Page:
The fifth night we stay with Ersin, the cyclist we met on the way. We have a good time, drink home-brewed drinks, talk through Google translate and eat a delicious meal that he prepared for us. It’s nice to meet someone who knows what it’s like to cycle and travel. He immediately offers us all the comforts. A towel and shower, washing machine and make sure we eat well before going to bed. But first a long evening walk along the coast of Tuzla, a neighborhood that still belongs to Istanbul, but for which we traveled more than an hour by metro to get there. We still don’t dare to cycle in Istanbul.

The next day we go with Ersin to the island of Kinaliada. It turns out to be his birthday. We are going to relax on a quiet beach, have food and drinks with us, go for a swim and sleep in the sun. We have escaped the bustle of the city for a while and we find ourselves in an environment with a relaxed atmosphere but where you can still see the city in the distance.

After a day at the beach we move back to the city and we are taken to Ersin’s weekly cycling group. A group of between 20 and 40 people. To get there we cycle through the city and we see how Ersin moves on the busy roads. He has a whistle in his mouth to let motorists know we’re there when needed. He behaves like a traffic controller while he himself moves on his bicycle and is part of the traffic. Nice to see how it works and while he does this he signals what we have to do.

We arrive at the place where the group meets up every week and start talking with different people. Very nice to see how some people can talk about cycling with passion. It seems like because it’s a little less common here than at home that love is even greater.

We start the bike ride of 45 kilometers through the city. What Ersin just did with us, we now do with a group. There are a few leaders who make sure everyone stays together. We cycle two by two in a row and take up an entire highway lane, which makes it very safe to cycle. If a car gets too close or threatens to merge and the group splits, everyone whistles their whistle or rings their bicycle bell. A sea of ​​sound that we all make and we feel alive! It feels good to be part of such a group for an evening. We cycle on major roads and end up more in the center where it is more difficult to all stay together as one group. But we need each other to stay safe. After cycling for a while, we understand the communication with each other and to the cars better and we participate fully.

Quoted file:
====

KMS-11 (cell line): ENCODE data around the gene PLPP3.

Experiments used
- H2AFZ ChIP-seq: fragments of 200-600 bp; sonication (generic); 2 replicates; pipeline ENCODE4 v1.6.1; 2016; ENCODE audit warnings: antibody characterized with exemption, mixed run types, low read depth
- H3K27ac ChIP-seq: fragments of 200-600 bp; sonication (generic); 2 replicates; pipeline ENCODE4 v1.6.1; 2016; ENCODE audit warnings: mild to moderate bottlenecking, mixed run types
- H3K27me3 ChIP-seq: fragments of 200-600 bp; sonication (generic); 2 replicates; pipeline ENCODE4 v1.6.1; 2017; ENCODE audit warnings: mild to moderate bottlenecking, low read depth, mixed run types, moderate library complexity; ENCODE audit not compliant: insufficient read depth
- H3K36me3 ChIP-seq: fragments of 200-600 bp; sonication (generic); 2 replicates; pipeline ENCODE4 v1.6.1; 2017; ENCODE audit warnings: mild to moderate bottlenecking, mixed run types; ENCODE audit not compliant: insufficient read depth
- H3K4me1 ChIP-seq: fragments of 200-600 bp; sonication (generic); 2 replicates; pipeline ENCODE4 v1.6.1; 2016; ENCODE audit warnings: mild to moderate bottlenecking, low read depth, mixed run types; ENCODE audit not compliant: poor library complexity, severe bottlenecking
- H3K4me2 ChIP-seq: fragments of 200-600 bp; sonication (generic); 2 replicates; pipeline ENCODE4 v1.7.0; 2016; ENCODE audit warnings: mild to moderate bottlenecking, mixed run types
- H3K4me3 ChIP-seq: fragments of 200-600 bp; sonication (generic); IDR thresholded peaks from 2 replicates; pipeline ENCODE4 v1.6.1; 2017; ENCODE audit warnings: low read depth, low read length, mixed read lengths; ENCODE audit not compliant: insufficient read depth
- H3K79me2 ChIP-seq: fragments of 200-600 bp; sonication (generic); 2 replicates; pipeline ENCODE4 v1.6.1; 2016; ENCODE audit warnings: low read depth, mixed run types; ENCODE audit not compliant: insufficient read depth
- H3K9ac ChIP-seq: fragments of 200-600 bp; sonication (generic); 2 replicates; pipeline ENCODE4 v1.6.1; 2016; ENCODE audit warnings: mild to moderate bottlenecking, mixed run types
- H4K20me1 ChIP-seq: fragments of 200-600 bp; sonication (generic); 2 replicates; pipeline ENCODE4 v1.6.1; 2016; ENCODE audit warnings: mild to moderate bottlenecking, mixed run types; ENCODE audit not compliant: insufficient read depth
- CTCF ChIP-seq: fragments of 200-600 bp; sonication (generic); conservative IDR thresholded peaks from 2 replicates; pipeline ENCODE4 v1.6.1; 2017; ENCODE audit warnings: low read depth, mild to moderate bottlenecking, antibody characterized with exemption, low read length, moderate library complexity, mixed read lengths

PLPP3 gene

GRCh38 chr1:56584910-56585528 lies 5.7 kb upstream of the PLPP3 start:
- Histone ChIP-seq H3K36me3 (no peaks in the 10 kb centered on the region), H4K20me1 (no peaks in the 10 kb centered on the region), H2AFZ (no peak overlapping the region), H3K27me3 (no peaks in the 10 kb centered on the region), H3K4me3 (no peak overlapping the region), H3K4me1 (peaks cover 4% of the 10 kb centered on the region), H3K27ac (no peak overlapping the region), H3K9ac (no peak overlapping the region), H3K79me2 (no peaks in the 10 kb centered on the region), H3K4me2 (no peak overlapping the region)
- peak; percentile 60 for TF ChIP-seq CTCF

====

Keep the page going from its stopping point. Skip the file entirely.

We take a break in a park where we sing for Ersin’s birthday, eat cake, have nice conversations and have a drink. Then we continue cycling. Eventually, the group broke up more and more. A group continues and people who live somewhere say goodbye. They will see each other again next week or sooner because every night there are different leaders and groups doing this. So the real fanatic can join a group every evening.

It was a special experience! Nice to see the city this way. Finally back on the bike for real. Experience the chaos of the road. A sense of togetherness. A feeling of really being alife! It is a shame that people need such a group to safely practice their sport, but it is nice that existence and diverse people bring together. We see people looking at the group in amazement as we cycle past and hear cars honking enthusiastically along with our exuberant whistle.